Bucharest, April 27, 2020
On Bright Saturday, the Romanian Orthodox Church marked the 135th anniversary of its restored autocephaly, which was granted by Patriarchate Joachim IV of Constantinople on April 25, 1885.
The Church also celebrates the 95th anniversary of the restoration of its Patriarchate this year, reports the Basilica News Agency.
“After Romania gained its state independence in 1877 and was declared a Kingdom in 1881, the prestige of the Romanian Orthodox Church increased, making necessary the formal recognition of its autocephaly, long denied by the Ecumenical Patriarchate,” the official Romanian Church site writes.
Following the Union of Romanian Principalities in 1859, the Organic Decree for the Establishment of a Central Synodal Authority for the Affairs of the Romanian Religion was promulgated in 1864, stipulating that “the Romanian Orthodox Church is and remains independent of any foreign church authority, as far as organization and discipline are concerned.”
The same is stated in the Romanian State Constitution, promulgated on June 30, 1866, and in the Organic Law of the Romanian Orthodox Church of December 1872.
On November 23, 1882, the Holy Synod of the Orthodox Church of the Kingdom of Romania unanimously signed a Synodal Act making a historical and theological argument for the need to recognize the autocephaly of the Romanian Church.
In a lecture earlier this year, His Beatitude Patriarch Daniel explained that this Synodal Act “reviewed the relations between the Christian Church on the Romanian land and the Ecumenical Patriarchate, mentioning the establishment of the metropolises in the Romanian Principalities and underscoring how Romanians have always defended their Church autonomy against the arbitrary attempts of Constantinople.”
“The Constantinople Patriarchate has no supremacy over the Romanian Church. Romanians did not receive Baptism or the Christian teaching from Constantinople, nor their first bishops. The Christianity of Romanians is older than the very existence of Constantinople,” the Patriarch emphasized.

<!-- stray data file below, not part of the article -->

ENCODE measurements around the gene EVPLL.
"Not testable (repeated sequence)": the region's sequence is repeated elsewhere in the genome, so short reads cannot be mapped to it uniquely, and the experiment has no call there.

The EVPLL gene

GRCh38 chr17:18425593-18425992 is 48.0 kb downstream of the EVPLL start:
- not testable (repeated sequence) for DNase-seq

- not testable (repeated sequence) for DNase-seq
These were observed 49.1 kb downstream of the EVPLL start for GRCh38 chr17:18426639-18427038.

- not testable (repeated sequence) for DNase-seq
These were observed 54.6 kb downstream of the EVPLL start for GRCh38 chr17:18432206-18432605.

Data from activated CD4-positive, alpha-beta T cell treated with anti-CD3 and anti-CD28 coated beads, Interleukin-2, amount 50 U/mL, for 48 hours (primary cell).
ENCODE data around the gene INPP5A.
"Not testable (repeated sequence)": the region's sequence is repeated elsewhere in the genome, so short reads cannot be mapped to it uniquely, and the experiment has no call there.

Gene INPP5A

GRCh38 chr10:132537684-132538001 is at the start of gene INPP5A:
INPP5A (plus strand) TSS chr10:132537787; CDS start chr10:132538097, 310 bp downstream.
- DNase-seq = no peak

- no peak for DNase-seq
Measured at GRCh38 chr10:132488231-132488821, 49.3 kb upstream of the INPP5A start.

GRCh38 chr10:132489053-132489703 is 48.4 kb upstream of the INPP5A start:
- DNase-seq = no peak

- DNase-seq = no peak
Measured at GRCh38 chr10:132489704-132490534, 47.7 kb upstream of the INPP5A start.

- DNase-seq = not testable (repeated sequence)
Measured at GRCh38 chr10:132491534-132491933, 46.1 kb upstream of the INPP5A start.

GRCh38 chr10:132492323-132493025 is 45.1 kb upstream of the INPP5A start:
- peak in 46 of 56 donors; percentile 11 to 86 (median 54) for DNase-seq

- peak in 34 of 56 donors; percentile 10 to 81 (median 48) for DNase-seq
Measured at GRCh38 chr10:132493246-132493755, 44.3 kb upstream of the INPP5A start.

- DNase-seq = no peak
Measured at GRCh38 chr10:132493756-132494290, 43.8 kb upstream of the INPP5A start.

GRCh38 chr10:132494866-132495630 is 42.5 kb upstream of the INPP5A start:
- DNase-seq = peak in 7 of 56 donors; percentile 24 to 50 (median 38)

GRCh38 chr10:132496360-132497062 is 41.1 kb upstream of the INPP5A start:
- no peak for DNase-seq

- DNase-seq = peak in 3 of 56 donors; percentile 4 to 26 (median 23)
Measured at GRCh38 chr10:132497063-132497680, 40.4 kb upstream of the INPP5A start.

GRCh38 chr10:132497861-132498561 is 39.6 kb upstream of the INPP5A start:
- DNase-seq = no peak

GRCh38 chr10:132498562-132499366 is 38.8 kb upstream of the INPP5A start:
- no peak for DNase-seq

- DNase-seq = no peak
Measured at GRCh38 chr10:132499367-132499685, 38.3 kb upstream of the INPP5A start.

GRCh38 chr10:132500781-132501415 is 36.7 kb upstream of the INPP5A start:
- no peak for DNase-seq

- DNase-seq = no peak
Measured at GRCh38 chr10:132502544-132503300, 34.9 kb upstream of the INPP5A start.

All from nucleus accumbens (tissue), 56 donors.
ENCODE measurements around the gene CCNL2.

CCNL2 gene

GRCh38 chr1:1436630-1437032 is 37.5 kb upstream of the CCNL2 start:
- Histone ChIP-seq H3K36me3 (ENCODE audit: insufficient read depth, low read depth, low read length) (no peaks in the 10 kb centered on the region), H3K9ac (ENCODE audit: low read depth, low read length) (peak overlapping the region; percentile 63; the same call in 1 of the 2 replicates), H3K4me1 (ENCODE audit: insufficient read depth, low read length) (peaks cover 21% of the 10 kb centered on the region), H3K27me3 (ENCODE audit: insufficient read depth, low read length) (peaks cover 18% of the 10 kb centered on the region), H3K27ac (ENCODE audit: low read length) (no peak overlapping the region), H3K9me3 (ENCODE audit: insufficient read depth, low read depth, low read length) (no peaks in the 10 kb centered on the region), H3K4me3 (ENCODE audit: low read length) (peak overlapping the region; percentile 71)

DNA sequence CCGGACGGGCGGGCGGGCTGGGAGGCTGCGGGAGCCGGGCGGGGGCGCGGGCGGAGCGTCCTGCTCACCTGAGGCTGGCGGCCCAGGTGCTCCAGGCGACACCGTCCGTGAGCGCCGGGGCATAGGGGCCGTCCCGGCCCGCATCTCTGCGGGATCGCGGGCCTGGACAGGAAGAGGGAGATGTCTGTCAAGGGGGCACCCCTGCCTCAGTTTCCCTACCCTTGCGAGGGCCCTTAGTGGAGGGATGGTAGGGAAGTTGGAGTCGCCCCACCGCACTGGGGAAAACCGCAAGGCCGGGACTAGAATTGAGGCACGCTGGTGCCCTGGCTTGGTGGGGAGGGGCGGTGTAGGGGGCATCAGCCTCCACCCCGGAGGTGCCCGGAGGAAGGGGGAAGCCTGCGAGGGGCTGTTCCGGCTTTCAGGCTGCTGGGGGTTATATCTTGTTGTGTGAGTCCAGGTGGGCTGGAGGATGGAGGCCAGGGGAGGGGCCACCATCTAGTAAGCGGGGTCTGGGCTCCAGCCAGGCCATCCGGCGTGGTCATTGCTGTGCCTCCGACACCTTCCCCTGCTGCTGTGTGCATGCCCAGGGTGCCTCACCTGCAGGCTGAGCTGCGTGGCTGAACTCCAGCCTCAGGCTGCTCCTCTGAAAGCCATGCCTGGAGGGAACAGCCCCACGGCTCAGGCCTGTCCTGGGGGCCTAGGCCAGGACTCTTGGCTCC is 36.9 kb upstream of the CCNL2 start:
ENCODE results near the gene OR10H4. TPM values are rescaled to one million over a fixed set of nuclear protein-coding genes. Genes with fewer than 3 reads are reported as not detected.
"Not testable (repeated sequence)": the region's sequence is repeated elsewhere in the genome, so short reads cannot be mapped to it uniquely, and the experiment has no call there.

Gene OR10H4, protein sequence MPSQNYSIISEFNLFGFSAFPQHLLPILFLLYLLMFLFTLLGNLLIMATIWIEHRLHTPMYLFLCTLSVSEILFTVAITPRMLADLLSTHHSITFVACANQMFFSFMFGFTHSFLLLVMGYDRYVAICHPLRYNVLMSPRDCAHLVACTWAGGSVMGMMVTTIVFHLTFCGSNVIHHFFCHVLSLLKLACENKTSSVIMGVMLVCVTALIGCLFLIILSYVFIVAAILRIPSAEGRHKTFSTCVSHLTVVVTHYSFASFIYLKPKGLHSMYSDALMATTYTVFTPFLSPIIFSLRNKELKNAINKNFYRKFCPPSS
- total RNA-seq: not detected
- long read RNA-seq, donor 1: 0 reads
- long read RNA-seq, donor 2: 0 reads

Tomos of autocephaly of the Romanian Church. Photo: basilica.ro Three years after the Synodal Act, Pat. Joachim IV, who was more open to negotiations with the Romanian Church hierarchy, sent the tomos of autocephaly to Bucharest on April 25, 1885.
“The Ecumenical Patriarchate was placed before a fait accompli, and the act of recognition of the autocephaly of April 25, 1885, was a formal act, a recognition of a factual state that had existed for a long time. In Transylvania, the autocephaly of the Romanian Orthodox Church was expressed by the Organic Statute of Metropolitan Andrew Şaguna in 1868,” the Romanian primate noted.
The tomos recognizes the Romanian Church’s equal authority to the other Local Churches, calling its Synod a “Fellow Synod in Christ.”
“The Holy Synod of this Church is not subordinate to another ecclesial authority, but, the Holy Synod of an autocephalous Church must exercise this total freedom of church leadership, having an awareness of direct responsibility before Christ, the Head of the Church and the Eternal High Priest, as stated in the Tomos,” Pat. Daniel noted.
Last year, on Holy Thursday, members of the Romanian Holy Synod sanctified Holy Chrism for the 22nd time since the Romanian Church became autocephalous in 1885. The right to make its own Holy Chrism is one of the privileges of an autocephalous Local Church.
The entire text of the tomos of autocephaly of the Romanian Church can be read at Orthodox Synaxis.